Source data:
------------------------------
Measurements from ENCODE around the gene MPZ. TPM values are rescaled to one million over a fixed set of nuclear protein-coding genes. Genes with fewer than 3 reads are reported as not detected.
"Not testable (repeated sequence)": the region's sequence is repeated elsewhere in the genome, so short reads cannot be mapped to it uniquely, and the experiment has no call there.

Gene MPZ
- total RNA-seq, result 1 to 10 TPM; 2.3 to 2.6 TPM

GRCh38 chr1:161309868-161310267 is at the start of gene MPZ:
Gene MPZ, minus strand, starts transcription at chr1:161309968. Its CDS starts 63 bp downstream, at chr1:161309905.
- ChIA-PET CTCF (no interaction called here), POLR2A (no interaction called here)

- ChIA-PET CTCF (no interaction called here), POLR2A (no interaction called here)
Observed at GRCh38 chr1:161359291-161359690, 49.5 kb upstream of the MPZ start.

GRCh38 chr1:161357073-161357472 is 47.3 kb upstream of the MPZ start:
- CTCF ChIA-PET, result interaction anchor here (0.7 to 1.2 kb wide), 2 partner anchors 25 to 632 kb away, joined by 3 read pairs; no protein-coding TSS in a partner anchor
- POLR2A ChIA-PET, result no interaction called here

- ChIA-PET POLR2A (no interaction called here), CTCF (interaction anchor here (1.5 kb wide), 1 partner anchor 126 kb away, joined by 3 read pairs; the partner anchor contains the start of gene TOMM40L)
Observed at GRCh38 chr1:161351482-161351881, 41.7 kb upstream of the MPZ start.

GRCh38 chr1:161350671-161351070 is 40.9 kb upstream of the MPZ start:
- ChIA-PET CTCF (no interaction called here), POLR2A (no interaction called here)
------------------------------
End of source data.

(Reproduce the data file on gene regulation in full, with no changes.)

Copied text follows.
Measurements from ENCODE around the gene MPZ. TPM values are rescaled to one million over a fixed set of nuclear protein-coding genes. Genes with fewer than 3 reads are reported as not detected.
"Not testable (repeated sequence)": the region's sequence is repeated elsewhere in the genome, so short reads cannot be mapped to it uniquely, and the experiment has no call there.

Gene MPZ
- total RNA-seq, result 1 to 10 TPM; 2.3 to 2.6 TPM

GRCh38 chr1:161309868-161310267 is at the start of gene MPZ:
Gene MPZ, minus strand, starts transcription at chr1:161309968. Its CDS starts 63 bp downstream, at chr1:161309905.
- ChIA-PET CTCF (no interaction called here), POLR2A (no interaction called here)

- ChIA-PET CTCF (no interaction called here), POLR2A (no interaction called here)
Observed at GRCh38 chr1:161359291-161359690, 49.5 kb upstream of the MPZ start.

GRCh38 chr1:161357073-161357472 is 47.3 kb upstream of the MPZ start:
- CTCF ChIA-PET, result interaction anchor here (0.7 to 1.2 kb wide), 2 partner anchors 25 to 632 kb away, joined by 3 read pairs; no protein-coding TSS in a partner anchor
- POLR2A ChIA-PET, result no interaction called here

- ChIA-PET POLR2A (no interaction called here), CTCF (interaction anchor here (1.5 kb wide), 1 partner anchor 126 kb away, joined by 3 read pairs; the partner anchor contains the start of gene TOMM40L)
Observed at GRCh38 chr1:161351482-161351881, 41.7 kb upstream of the MPZ start.

GRCh38 chr1:161350671-161351070 is 40.9 kb upstream of the MPZ start:
- ChIA-PET CTCF (no interaction called here), POLR2A (no interaction called here)